The Bottom Line

JPMorgan Chase shares could hit the triple digits after a strong earnings report this week, but immediate upside appears limited because that level often generates months of sideway action. Meanwhile, a bearish reaction could test recent gains, with the stock needing to hold the $90 level to avoid a deeper slide into late 2016 breakout support. (For additional reading, check out: Why BofA May Outperform JPMorgan, Citigroup.)

 

Published at Wed, 11 Oct 2017 15:37:00 +0000

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Focus: What Distinguishes Trading Professionals From Amateurs

 

Fascinating research by Andrew Lo and Dmitry Repin at MIT hooked traders up to physiological monitors to assess their emotional responses to markets in real time.  They found that all traders exhibit emotional processing.  The least experienced traders exhibited the most extreme emotional reactivity.  The authors speculate that an important difference between experienced and inexperienced traders is that the experienced ones focus on their emotional experience to access intuitive insights.  The least experienced traders become overwhelmed by their emotional experience in a fight or flight fashion.  This could help explain why high levels of emotional experience were associated in their research with poorer trading returns in their subsequent research: moderate emotional arousal became a stimulus for focus for the pros, whereas high arousal becomes a distraction for the newbies.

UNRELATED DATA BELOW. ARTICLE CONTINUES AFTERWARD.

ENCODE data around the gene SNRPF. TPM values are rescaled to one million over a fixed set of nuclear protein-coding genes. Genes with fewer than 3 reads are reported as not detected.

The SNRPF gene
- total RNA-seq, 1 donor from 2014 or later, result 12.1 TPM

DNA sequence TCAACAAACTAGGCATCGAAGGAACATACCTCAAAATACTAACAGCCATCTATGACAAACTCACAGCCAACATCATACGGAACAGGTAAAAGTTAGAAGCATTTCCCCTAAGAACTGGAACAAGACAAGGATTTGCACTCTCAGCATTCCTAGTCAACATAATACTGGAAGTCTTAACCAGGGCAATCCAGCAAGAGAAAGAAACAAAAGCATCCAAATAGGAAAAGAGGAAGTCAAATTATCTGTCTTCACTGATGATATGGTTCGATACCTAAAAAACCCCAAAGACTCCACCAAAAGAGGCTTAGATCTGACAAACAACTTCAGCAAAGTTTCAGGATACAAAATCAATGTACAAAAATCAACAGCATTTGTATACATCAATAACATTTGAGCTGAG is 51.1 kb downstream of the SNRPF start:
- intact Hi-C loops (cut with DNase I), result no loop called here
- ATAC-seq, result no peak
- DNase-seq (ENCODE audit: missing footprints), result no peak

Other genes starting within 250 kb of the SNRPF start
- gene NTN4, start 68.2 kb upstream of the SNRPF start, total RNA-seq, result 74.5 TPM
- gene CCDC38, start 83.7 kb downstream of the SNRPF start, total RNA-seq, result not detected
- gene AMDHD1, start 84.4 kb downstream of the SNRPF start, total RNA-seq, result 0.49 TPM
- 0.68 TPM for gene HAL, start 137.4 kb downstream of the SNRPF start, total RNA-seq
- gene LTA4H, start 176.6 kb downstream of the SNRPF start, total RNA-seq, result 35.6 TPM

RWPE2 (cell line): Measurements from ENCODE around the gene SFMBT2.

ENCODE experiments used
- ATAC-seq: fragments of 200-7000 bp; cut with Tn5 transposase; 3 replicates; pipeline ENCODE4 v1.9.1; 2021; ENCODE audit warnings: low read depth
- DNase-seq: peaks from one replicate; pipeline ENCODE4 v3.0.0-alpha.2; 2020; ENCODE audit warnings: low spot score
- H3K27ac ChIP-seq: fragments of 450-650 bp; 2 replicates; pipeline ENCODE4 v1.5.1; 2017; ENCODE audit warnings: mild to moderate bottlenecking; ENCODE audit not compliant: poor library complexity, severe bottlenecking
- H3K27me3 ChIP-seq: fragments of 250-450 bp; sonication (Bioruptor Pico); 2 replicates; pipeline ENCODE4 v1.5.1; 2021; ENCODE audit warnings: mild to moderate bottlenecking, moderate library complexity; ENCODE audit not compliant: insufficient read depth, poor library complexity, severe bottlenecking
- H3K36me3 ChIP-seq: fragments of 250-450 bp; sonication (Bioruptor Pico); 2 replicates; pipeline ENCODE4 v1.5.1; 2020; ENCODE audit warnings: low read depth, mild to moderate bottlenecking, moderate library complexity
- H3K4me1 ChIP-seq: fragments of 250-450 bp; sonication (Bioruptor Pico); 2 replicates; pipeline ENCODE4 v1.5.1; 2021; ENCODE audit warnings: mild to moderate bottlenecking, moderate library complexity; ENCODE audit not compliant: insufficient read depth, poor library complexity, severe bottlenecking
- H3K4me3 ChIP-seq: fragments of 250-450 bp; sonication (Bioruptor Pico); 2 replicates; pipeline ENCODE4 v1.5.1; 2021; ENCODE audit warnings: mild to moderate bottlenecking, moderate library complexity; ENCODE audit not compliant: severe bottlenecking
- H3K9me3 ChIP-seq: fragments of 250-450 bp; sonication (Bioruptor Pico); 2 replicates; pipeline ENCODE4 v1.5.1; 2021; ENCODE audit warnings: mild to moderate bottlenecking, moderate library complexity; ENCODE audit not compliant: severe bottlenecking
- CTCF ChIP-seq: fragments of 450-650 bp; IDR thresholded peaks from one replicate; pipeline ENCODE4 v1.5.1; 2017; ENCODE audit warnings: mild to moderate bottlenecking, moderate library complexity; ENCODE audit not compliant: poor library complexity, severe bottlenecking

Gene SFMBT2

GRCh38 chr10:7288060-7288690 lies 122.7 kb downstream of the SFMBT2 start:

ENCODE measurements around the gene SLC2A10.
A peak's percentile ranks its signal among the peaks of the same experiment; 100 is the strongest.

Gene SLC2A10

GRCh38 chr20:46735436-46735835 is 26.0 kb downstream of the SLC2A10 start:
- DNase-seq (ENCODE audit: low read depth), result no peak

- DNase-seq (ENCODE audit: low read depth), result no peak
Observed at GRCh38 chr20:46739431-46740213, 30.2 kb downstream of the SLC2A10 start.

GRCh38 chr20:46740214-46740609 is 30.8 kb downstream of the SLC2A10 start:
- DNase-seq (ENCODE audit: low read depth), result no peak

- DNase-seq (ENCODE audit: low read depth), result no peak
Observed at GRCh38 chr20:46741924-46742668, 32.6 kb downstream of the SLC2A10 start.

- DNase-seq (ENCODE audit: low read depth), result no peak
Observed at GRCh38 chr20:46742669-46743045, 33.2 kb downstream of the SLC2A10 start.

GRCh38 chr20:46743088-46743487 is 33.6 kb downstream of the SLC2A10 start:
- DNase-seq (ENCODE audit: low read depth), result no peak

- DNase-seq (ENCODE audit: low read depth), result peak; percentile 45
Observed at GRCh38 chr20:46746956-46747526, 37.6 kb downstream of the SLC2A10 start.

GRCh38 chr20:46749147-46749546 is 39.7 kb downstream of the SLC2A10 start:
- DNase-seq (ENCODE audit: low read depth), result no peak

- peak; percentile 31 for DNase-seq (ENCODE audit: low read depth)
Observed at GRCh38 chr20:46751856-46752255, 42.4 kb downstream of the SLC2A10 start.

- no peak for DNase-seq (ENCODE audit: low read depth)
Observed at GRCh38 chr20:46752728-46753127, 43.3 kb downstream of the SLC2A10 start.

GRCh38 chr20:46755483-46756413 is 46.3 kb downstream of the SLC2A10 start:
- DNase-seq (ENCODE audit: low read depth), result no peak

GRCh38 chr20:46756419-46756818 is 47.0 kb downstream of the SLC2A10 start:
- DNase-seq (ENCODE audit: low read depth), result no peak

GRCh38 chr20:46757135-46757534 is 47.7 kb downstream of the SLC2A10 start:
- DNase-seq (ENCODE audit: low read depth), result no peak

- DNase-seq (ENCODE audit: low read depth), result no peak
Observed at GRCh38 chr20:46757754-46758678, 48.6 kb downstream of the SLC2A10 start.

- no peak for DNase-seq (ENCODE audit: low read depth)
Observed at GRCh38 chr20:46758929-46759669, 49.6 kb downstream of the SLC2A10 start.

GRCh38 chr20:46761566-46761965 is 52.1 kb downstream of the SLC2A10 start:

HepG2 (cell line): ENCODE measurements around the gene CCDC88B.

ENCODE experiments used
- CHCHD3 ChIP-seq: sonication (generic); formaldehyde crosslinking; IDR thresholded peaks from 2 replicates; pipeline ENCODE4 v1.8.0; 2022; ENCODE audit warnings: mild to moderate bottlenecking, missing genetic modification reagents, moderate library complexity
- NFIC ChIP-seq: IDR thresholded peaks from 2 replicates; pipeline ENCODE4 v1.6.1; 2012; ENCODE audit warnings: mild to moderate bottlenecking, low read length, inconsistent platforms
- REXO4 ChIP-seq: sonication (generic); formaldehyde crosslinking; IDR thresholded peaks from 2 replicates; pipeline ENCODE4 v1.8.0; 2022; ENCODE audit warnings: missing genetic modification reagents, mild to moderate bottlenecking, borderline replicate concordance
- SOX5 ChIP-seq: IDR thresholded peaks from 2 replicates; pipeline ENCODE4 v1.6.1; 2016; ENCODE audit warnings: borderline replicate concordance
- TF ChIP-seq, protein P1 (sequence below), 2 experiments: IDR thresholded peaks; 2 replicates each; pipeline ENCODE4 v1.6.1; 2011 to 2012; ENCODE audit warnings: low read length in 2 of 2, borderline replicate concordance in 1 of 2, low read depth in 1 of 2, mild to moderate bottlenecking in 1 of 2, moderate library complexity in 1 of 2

This points to an essential difference between a pro trader and an amateur.  When the pro faces market challenges, he or she increases focus.  When the amateur faces challenges, focus is overwhelmed.  In the face of large market opportunity or threat, does a trader gain or lose focus?  That distinguishes successful traders from less successful ones.

In a recent post, I compared the successful trader with a sniper.  The sniper actually lowers heart rate and body arousal as the target comes into focus.  It would be an amateur who would become excited over the appearance of the target, allowing physiological arousal to interfere with aim.

I knew I had become a professional psychologist when a client opened a meeting by expressing serious suicidal feelings and impulses.  I immediately became very calm and focused and gave that person my fullest attention.  There was no way I could have done that when I was first learning in school.  It was repeated experience–and confidence gained from that experience–that enabled me to view crisis as opportunity, not threat.